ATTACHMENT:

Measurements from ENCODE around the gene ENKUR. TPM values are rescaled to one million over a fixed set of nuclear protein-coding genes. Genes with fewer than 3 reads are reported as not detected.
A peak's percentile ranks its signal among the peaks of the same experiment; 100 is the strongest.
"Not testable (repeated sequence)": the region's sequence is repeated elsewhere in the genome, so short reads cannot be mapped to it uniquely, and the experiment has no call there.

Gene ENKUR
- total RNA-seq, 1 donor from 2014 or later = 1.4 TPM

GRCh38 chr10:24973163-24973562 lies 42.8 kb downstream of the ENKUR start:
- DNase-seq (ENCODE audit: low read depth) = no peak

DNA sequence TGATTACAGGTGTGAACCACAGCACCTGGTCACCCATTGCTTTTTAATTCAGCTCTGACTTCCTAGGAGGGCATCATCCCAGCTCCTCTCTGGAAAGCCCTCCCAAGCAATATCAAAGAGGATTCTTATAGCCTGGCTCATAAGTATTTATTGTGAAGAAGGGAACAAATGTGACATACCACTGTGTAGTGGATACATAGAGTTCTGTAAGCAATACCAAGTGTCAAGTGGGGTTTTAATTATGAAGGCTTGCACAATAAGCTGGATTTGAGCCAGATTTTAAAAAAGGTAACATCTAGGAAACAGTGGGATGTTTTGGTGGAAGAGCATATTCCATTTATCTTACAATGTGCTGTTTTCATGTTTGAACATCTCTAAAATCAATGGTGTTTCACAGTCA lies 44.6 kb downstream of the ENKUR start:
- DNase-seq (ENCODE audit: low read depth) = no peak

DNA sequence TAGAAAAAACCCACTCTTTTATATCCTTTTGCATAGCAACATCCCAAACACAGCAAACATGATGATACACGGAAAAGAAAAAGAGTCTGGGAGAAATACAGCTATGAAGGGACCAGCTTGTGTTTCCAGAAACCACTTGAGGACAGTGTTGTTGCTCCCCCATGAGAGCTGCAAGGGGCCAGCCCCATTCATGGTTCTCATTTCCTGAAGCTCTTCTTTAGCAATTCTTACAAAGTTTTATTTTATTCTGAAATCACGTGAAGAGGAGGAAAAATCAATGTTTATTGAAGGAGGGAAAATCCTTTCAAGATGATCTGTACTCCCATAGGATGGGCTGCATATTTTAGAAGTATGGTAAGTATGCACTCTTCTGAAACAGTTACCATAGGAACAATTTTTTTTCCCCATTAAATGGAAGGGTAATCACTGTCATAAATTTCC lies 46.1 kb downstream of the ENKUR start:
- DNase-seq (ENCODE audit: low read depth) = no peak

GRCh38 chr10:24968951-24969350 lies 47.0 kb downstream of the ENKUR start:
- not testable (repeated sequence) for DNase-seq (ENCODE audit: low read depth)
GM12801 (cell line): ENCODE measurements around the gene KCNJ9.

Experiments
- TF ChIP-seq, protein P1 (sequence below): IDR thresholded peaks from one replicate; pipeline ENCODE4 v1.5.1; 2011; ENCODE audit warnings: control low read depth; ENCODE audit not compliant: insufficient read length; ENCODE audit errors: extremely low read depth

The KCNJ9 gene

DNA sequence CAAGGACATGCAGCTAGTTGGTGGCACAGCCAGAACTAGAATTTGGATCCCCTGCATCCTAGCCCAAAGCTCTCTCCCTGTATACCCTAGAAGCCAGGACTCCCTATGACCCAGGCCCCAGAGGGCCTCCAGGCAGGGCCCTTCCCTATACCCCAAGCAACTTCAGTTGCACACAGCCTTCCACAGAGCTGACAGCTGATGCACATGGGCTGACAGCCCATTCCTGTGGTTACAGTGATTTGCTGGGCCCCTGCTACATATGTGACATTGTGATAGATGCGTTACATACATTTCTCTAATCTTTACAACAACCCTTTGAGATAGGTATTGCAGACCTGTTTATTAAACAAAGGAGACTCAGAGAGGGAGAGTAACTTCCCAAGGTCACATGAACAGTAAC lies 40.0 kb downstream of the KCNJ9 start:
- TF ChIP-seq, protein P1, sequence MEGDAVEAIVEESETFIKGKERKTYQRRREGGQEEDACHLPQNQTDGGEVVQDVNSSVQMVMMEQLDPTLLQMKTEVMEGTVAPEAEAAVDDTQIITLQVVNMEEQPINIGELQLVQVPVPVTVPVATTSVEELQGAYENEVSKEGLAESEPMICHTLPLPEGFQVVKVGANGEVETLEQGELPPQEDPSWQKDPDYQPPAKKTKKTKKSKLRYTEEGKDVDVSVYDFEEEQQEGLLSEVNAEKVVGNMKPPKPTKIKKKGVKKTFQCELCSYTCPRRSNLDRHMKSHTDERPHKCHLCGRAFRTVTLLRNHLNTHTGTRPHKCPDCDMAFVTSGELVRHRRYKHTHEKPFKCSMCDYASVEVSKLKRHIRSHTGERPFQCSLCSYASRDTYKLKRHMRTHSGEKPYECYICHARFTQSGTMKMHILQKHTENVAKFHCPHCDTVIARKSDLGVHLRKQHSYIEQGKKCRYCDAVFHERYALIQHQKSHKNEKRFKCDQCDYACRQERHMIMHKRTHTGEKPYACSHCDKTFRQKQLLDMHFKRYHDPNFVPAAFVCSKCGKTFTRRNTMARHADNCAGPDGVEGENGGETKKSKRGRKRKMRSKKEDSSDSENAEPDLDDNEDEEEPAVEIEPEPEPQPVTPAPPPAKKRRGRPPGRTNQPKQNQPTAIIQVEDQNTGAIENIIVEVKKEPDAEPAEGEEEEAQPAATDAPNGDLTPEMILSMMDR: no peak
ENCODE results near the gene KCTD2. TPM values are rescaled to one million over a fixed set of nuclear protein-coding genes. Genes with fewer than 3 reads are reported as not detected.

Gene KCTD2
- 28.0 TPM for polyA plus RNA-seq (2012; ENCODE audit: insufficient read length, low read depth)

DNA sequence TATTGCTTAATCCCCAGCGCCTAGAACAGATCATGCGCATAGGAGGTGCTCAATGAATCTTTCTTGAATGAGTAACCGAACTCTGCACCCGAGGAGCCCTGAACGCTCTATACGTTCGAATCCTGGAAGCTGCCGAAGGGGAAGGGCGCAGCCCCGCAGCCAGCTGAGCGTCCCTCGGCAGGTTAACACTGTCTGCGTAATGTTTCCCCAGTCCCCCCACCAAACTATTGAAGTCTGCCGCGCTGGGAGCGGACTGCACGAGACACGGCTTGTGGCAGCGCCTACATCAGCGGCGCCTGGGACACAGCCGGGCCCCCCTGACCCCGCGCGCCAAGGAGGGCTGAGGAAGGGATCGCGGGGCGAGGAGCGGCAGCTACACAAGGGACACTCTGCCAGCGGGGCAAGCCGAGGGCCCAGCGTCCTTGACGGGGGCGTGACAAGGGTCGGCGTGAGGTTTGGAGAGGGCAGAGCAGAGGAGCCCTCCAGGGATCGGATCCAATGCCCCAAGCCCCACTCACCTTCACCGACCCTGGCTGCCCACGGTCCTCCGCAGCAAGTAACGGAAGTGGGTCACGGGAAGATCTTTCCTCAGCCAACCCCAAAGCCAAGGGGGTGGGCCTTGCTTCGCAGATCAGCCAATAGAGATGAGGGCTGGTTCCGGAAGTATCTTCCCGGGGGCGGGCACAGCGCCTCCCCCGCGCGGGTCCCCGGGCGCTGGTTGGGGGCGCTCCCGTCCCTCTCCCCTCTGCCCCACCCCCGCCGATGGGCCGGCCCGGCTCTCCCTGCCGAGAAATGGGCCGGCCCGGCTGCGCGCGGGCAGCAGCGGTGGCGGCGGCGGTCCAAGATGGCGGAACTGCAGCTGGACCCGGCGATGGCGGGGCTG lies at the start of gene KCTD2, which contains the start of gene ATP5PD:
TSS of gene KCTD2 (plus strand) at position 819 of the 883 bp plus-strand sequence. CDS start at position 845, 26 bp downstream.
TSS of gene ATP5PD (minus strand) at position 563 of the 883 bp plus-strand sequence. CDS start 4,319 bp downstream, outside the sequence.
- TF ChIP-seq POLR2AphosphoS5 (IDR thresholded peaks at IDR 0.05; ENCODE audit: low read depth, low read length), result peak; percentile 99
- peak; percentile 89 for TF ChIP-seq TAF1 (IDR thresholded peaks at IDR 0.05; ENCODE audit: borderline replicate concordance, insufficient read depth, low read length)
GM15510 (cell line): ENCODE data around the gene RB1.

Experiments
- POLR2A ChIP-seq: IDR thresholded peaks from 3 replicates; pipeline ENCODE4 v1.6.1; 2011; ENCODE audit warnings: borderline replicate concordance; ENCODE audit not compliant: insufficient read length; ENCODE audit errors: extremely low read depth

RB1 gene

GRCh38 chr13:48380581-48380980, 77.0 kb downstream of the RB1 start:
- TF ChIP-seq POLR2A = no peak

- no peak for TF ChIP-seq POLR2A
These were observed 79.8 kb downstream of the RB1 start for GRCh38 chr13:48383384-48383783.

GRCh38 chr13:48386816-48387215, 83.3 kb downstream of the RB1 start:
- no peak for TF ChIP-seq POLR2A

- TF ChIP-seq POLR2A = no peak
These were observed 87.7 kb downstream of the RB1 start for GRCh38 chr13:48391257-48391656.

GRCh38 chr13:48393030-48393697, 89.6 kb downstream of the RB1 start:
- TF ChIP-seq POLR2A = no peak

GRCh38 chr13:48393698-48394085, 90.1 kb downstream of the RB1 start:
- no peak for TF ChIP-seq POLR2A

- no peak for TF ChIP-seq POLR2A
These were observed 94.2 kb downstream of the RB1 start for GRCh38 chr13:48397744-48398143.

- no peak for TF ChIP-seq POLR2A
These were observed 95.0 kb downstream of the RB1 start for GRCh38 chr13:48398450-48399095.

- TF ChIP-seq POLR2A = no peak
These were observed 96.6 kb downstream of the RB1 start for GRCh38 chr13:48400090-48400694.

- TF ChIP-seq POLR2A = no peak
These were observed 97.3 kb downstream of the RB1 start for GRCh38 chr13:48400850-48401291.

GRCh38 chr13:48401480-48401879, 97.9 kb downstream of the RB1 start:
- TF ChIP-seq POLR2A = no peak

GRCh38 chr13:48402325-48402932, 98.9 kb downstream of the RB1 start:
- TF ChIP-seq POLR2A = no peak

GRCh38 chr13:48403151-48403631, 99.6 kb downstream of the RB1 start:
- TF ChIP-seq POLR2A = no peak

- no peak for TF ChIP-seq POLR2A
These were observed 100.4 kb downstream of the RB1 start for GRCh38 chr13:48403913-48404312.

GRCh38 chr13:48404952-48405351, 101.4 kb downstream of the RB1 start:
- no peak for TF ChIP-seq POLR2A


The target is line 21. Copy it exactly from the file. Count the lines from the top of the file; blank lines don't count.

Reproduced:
Gene KCTD2